For a band who’s sound can so often lean so heavily on the instrumentally artificial – they’re certainly not shy of synthesisers – Still Corners can boast refreshingly organic origins.
“I already had this project going under the name Still Corners,” says Greg Hughes, now officially operating in the capacity of multi-instrumentalist and producer. “I’d already released an EP that I’d done by myself called Remember Pepper?, and I then I started auditioning a lot of different singers. I guess it was around January of 2009, I was on my way to London Bridge and ended up getting stuck at Kidbrooke Station; the train was diverted or something. There was only me and this one other person on the platform, we got talking and eventually, she mentioned that she was going to be late for choir; obviously straight away I asked her if she’d be interested. We recorded some demos the following week in the studio and the band as it is now really started there.”
The person in question was vocalist Tessa Murray, who made her first appearance on record as a member of Still Corners on the double A-side that saw them signed, before the band released their first full-length in 2011. “We started on this record literally the day after we turned in Creatures of an Hour, ” says Murray. “We were working on it straight through really, with a handful of gaps on and off for touring. Things were probably more sporadic this time around. We weren’t pulling together a big bulk of stuff for the album like last time out.”
For the uninitiated, Still Corners are a pop group who draw upon a range of stylistic touchpoints – new wave, dream pop, electronica – to create a signature sound that’s more about subtle nods to their various influences than a contrived mish-mash of genres. On last month’s Strange Pleasures, they moved away from the introspective themes of their breakup-inspired first record and into more upbeat territory, characterised by cinematic soundscapes.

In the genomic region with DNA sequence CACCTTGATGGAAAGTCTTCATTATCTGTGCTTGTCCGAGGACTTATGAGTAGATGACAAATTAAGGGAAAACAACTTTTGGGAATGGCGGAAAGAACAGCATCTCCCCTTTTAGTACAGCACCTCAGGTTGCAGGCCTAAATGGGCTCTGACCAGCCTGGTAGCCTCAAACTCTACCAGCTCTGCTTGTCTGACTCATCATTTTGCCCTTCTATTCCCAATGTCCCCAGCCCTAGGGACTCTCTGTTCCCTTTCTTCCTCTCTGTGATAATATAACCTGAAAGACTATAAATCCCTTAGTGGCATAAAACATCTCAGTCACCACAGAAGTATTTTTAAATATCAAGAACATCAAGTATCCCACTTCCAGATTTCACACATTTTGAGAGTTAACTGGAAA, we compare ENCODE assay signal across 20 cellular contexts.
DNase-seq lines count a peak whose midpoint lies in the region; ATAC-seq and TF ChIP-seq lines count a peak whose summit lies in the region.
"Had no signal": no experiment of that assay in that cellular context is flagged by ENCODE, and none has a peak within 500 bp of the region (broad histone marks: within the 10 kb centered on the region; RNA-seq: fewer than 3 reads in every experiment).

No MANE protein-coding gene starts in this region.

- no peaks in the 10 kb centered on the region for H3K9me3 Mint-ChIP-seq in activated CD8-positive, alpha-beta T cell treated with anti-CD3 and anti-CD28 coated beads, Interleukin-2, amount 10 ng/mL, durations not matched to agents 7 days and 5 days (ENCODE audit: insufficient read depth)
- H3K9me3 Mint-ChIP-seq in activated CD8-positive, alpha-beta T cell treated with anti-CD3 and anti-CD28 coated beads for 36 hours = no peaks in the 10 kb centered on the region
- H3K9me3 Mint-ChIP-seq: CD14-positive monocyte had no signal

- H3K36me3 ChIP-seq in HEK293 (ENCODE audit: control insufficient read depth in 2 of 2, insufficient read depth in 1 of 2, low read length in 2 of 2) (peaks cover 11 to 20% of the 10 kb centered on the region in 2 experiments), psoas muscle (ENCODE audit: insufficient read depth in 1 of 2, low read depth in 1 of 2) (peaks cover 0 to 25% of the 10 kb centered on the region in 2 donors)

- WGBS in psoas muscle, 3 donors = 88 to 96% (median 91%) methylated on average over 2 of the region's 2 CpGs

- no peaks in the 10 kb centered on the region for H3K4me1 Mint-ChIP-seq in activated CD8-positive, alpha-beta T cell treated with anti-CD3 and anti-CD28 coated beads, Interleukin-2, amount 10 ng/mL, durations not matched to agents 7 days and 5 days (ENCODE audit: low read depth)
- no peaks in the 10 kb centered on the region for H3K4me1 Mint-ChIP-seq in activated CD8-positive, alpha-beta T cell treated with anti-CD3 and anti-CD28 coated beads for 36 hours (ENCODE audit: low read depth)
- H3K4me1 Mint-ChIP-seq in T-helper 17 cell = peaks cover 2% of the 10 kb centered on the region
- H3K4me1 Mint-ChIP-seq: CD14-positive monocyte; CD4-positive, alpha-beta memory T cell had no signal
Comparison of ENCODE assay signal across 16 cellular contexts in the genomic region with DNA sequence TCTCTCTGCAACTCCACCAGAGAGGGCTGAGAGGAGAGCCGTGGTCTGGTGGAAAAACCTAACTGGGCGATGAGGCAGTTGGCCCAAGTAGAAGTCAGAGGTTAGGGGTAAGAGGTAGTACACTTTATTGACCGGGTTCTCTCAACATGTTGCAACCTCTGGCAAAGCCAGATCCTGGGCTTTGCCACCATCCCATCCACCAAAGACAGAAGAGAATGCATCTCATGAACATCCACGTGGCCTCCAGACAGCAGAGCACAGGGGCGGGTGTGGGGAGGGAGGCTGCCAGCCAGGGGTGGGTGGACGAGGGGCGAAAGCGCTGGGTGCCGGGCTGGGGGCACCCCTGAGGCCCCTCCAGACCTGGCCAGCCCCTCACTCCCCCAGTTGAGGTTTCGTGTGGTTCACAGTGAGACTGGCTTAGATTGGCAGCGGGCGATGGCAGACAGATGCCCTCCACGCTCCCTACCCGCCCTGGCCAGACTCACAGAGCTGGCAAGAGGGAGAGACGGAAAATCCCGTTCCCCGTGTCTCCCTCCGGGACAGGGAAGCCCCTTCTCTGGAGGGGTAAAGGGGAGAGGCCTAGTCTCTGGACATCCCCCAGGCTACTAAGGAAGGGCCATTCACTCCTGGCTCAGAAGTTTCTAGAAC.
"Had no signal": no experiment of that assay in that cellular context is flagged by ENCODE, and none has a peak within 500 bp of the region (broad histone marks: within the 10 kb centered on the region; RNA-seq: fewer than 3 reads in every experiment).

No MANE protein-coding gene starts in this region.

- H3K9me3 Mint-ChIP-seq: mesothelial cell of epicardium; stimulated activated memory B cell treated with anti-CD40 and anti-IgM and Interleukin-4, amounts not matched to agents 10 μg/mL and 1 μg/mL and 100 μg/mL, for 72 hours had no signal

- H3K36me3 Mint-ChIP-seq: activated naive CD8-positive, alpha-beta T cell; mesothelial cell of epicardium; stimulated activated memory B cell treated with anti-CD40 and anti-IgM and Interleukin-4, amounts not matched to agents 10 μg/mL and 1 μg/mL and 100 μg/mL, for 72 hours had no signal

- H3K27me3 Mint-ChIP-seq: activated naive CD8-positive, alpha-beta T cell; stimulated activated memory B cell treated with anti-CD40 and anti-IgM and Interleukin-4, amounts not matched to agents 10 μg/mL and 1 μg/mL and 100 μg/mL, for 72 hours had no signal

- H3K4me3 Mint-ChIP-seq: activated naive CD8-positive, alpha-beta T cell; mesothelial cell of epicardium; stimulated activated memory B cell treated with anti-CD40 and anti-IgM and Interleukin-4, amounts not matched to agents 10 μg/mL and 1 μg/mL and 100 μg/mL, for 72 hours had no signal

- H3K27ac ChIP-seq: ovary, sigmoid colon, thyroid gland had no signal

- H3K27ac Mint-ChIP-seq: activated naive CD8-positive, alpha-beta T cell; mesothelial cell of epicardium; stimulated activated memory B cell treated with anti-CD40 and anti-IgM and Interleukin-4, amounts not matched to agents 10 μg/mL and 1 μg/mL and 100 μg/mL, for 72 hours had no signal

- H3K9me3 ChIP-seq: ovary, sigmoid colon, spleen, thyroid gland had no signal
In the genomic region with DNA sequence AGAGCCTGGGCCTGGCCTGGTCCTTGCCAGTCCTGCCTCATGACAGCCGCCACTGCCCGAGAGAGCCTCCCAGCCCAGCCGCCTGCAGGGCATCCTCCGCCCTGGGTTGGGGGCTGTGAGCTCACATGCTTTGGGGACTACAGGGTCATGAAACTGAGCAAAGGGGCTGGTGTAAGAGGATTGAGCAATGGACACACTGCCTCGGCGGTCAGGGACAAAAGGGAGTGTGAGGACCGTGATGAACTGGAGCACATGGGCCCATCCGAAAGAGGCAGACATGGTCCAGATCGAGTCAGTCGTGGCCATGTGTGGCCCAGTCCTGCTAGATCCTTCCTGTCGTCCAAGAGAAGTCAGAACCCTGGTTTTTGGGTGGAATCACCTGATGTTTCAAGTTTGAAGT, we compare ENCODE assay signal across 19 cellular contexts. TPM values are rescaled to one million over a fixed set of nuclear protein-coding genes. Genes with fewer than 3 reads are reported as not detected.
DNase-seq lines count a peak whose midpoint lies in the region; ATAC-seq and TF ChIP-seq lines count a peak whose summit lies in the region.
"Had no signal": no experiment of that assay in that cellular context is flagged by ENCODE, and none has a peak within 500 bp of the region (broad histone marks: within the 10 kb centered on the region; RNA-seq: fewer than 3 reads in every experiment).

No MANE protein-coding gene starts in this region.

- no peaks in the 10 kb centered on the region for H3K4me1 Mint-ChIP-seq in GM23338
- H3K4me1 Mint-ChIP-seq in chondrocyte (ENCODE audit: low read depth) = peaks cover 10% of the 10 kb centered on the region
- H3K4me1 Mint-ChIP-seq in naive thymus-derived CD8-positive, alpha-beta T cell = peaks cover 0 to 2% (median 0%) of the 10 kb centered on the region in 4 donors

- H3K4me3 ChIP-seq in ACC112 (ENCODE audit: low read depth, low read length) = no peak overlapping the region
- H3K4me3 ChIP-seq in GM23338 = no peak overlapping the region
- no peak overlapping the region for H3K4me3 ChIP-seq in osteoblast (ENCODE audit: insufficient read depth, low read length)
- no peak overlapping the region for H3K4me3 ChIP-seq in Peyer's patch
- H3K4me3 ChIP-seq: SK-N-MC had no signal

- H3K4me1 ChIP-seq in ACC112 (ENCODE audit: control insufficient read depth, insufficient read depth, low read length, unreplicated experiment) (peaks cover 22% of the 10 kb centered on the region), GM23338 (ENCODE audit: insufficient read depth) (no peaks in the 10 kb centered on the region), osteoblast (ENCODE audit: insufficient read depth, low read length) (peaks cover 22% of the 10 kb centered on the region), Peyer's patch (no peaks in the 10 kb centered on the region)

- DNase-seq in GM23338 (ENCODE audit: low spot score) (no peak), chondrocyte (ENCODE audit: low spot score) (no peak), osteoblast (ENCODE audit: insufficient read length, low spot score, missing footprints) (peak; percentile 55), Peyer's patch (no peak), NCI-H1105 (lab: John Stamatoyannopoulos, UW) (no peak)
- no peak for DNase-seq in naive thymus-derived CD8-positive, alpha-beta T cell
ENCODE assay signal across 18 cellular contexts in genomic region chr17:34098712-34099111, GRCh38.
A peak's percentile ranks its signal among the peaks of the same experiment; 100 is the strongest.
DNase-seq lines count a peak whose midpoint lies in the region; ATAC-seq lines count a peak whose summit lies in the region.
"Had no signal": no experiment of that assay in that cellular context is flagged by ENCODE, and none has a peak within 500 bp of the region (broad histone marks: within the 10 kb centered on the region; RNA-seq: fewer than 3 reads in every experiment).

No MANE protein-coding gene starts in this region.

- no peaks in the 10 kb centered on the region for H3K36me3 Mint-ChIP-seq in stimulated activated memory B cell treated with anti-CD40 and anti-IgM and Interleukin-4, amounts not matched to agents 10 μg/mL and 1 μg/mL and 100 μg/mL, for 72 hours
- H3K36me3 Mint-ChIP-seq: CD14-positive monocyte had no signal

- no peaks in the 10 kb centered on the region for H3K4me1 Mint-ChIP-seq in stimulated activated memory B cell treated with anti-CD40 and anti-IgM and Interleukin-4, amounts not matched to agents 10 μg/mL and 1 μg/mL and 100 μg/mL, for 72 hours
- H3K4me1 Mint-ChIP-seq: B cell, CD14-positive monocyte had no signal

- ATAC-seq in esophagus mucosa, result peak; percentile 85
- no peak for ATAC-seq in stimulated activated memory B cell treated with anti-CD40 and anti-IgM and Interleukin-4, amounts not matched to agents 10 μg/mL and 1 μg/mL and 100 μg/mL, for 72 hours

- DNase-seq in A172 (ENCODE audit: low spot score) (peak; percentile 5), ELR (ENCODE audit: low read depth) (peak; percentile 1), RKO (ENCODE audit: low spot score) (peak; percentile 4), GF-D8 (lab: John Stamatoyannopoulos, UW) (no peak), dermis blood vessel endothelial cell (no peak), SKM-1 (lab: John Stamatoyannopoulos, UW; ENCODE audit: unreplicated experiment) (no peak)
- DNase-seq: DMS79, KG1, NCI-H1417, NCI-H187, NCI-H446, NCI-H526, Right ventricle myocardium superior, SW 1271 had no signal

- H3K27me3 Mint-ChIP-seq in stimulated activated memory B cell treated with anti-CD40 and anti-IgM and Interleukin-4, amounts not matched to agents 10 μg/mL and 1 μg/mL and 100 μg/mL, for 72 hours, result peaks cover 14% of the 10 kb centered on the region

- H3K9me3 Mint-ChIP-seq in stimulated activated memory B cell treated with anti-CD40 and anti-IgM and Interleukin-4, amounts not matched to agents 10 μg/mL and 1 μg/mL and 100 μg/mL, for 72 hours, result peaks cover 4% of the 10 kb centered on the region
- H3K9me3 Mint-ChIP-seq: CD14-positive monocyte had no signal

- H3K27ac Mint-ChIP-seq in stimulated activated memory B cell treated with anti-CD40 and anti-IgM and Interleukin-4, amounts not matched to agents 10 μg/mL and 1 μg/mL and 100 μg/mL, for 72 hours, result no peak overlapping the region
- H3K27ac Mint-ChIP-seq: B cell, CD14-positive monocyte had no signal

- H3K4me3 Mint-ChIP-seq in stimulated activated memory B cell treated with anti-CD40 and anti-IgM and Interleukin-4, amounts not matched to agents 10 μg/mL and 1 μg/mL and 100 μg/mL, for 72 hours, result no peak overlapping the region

“I didn’t have a vision starting out, really. There were no preconceived ideas for this record,” Hughes relates. “It was just a straightforward process of writing a bunch of songs and then trying to get out of the way of them, and letting them take their own course. I still write pretty much everything myself; all of the instrumentation’s me , and then I guess the vocals are more collaborative, because I usually have an idea of how I imagine Tessa sounding when I write the songs. We’ll bounce ideas back and forth about harmonies and that kind of thing.”
So far, the band have insisted on self-production, resisting suggestions from the label that outside help might be appropriate for their sophomore album. “It wasn’t that I didn’t consider bringing somebody in to work with; it’s just that I decided, in the end, that I’d probably learn more if I carried on doing things by myself for now.” says Hughes. “I’ve worked with other people before and it’s never really felt right, honestly. I have my own place, so we’ve not really worked with too much of a time constraint, which might’ve been different if we’d have had a producer who we could only work with for x number of weeks or whatever.”
“I can see why some people would see working without a producer as a disadvantage, but the way the songs usually come together, everything tends to happen at once,” says Murray. “The writing and production are kind of rolled into one; as we’re putting them together we’re constantly pointing out to each other where we might want to try a specific thing or go in a different direction.”
The aforementioned label is the legendary Sub Pop, who sounded out, and then signed, the band before they’d released their debut full-length. “Back in 2010, we released a seven-inch on a label called The Great Pop Supplement with two tracks on it – ‘Don’t Fall in Love’ and ‘Wish’,” Hughes recalls. “We made a video for the latter, and right after that – literally like a week later – we had a call from somebody at Sub Pop who’d picked up the single. They came over to see us play, we had a few drinks and we got along great; it happened really fast.”